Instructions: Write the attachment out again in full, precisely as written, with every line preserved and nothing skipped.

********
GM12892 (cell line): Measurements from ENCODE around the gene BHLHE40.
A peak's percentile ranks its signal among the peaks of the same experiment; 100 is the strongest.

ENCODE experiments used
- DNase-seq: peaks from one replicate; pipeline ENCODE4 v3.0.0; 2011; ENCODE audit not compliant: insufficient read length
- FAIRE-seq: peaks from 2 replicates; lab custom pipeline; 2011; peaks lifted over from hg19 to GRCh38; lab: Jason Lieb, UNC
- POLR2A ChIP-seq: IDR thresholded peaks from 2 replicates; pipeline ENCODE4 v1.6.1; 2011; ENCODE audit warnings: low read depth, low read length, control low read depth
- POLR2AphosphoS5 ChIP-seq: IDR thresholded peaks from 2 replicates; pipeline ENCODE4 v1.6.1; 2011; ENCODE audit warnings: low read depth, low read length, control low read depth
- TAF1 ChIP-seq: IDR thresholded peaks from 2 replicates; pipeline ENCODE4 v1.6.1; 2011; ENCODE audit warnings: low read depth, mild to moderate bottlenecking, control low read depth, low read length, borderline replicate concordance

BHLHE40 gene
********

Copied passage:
GM12892 (cell line): Measurements from ENCODE around the gene BHLHE40.
A peak's percentile ranks its signal among the peaks of the same experiment; 100 is the strongest.

ENCODE experiments used
- DNase-seq: peaks from one replicate; pipeline ENCODE4 v3.0.0; 2011; ENCODE audit not compliant: insufficient read length
- FAIRE-seq: peaks from 2 replicates; lab custom pipeline; 2011; peaks lifted over from hg19 to GRCh38; lab: Jason Lieb, UNC
- POLR2A ChIP-seq: IDR thresholded peaks from 2 replicates; pipeline ENCODE4 v1.6.1; 2011; ENCODE audit warnings: low read depth, low read length, control low read depth
- POLR2AphosphoS5 ChIP-seq: IDR thresholded peaks from 2 replicates; pipeline ENCODE4 v1.6.1; 2011; ENCODE audit warnings: low read depth, low read length, control low read depth
- TAF1 ChIP-seq: IDR thresholded peaks from 2 replicates; pipeline ENCODE4 v1.6.1; 2011; ENCODE audit warnings: low read depth, mild to moderate bottlenecking, control low read depth, low read length, borderline replicate concordance

BHLHE40 gene